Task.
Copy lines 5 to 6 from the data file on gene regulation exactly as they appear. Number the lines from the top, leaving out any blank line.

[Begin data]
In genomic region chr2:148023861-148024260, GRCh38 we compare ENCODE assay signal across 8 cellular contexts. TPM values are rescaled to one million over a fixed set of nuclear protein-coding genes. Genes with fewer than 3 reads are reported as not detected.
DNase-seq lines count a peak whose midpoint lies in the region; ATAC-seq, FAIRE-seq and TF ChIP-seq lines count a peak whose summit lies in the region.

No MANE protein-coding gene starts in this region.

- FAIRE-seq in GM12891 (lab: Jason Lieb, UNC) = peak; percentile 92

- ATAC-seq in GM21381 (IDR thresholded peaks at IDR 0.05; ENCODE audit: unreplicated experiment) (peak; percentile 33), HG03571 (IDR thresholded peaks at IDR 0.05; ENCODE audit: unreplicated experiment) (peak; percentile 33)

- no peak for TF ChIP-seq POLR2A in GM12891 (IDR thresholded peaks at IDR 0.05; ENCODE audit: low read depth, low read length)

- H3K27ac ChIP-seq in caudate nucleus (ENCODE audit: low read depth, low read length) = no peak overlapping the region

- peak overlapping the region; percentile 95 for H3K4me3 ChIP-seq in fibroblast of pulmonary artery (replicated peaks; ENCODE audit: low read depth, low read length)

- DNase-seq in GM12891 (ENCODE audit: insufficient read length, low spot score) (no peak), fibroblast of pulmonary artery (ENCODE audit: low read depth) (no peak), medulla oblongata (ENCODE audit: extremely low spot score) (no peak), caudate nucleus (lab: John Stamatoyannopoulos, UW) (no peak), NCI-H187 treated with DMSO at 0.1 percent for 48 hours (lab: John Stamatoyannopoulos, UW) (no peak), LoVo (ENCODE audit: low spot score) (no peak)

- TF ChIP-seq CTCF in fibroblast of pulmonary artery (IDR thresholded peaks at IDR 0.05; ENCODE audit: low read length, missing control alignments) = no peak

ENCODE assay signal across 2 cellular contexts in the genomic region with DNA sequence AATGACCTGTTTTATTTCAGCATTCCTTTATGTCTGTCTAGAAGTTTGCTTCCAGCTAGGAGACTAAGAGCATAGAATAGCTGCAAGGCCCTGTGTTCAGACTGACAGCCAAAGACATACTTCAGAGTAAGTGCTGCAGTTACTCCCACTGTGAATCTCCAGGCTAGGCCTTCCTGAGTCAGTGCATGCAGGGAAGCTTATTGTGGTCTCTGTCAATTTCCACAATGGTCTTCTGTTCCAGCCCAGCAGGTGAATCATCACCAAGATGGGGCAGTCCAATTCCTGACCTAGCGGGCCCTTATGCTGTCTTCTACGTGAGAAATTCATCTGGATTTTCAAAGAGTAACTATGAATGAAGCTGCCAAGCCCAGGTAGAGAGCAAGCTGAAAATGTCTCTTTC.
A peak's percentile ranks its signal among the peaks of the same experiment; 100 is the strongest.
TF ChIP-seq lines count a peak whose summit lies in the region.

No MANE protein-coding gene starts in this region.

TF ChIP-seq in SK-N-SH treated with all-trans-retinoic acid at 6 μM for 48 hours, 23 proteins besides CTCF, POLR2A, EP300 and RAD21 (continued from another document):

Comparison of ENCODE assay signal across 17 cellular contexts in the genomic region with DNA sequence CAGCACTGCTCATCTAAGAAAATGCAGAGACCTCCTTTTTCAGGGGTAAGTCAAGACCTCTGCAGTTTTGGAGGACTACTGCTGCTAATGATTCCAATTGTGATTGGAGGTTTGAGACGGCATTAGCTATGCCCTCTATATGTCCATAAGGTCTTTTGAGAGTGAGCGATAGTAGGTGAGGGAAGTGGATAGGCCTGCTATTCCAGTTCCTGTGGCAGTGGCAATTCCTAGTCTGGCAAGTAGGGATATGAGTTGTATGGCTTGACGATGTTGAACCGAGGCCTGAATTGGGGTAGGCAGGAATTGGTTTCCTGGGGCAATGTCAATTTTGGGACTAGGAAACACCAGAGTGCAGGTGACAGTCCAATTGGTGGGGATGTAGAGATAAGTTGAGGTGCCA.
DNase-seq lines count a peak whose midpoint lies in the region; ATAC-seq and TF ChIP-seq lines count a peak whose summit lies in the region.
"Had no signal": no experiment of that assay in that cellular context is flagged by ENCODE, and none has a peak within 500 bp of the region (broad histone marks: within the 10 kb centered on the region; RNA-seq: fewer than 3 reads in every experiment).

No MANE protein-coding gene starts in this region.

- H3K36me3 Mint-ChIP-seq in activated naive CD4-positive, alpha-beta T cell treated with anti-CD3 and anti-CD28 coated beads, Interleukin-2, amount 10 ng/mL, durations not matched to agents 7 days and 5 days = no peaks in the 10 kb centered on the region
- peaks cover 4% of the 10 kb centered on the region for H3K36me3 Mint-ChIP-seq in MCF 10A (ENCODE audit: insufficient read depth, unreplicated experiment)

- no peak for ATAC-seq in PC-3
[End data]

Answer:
- ATAC-seq in GM21381 (IDR thresholded peaks at IDR 0.05; ENCODE audit: unreplicated experiment) (peak; percentile 33), HG03571 (IDR thresholded peaks at IDR 0.05; ENCODE audit: unreplicated experiment) (peak; percentile 33)

- no peak for TF ChIP-seq POLR2A in GM12891 (IDR thresholded peaks at IDR 0.05; ENCODE audit: low read depth, low read length)